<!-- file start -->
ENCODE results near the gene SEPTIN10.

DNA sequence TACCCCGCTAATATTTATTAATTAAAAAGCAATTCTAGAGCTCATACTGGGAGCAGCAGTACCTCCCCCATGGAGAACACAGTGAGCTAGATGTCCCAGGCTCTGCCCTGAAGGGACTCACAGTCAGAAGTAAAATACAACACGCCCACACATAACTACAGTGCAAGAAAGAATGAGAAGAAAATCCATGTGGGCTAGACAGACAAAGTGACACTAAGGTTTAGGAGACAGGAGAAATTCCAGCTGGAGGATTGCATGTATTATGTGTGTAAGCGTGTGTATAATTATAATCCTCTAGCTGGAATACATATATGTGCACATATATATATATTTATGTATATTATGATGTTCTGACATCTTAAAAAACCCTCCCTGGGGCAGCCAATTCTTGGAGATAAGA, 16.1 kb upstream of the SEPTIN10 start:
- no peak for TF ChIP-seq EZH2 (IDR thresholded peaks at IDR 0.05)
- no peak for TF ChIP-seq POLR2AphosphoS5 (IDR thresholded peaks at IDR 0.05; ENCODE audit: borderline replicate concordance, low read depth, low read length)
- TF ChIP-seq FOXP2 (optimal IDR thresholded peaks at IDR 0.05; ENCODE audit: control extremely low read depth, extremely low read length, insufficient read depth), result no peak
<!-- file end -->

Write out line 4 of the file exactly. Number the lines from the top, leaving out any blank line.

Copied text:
- no peak for TF ChIP-seq POLR2AphosphoS5 (IDR thresholded peaks at IDR 0.05; ENCODE audit: borderline replicate concordance, low read depth, low read length)